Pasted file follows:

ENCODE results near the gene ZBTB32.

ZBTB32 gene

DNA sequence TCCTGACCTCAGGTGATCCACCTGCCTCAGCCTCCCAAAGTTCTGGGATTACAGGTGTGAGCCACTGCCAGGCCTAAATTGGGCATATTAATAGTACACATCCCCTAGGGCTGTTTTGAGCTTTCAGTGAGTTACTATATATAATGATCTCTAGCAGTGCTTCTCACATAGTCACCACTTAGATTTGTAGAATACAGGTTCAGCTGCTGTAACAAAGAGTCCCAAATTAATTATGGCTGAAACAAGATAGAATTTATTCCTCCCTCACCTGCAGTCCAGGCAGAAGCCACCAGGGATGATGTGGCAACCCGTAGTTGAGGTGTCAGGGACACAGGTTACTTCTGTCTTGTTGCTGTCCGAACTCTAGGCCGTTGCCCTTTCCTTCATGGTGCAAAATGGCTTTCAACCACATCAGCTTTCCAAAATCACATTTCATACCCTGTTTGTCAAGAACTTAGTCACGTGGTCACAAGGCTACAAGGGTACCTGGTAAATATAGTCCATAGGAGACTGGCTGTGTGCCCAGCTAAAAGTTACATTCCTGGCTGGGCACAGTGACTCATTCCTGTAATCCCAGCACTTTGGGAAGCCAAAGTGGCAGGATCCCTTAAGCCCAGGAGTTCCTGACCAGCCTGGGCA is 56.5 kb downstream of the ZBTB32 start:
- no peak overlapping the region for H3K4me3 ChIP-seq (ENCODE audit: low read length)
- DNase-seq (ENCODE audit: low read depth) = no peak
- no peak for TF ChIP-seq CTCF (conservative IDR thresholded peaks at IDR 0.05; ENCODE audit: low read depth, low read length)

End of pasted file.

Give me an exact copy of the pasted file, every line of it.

ENCODE results near the gene ZBTB32.

ZBTB32 gene

DNA sequence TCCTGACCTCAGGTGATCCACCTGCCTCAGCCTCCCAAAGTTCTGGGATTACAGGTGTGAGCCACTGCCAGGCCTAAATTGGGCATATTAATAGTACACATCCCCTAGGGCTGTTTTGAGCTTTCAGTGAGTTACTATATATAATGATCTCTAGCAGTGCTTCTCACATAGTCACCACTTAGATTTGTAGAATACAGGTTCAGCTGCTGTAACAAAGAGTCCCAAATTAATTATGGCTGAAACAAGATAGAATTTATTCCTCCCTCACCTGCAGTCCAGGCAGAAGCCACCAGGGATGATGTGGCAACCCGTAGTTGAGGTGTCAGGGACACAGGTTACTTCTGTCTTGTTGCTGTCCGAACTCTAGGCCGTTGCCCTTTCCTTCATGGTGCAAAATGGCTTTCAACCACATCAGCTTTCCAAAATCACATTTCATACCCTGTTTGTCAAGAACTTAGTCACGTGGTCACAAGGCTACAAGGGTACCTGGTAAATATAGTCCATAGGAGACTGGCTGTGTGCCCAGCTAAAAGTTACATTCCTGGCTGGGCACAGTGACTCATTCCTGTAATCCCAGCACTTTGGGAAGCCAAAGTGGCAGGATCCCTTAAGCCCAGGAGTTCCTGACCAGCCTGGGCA is 56.5 kb downstream of the ZBTB32 start:
- no peak overlapping the region for H3K4me3 ChIP-seq (ENCODE audit: low read length)
- DNase-seq (ENCODE audit: low read depth) = no peak
- no peak for TF ChIP-seq CTCF (conservative IDR thresholded peaks at IDR 0.05; ENCODE audit: low read depth, low read length)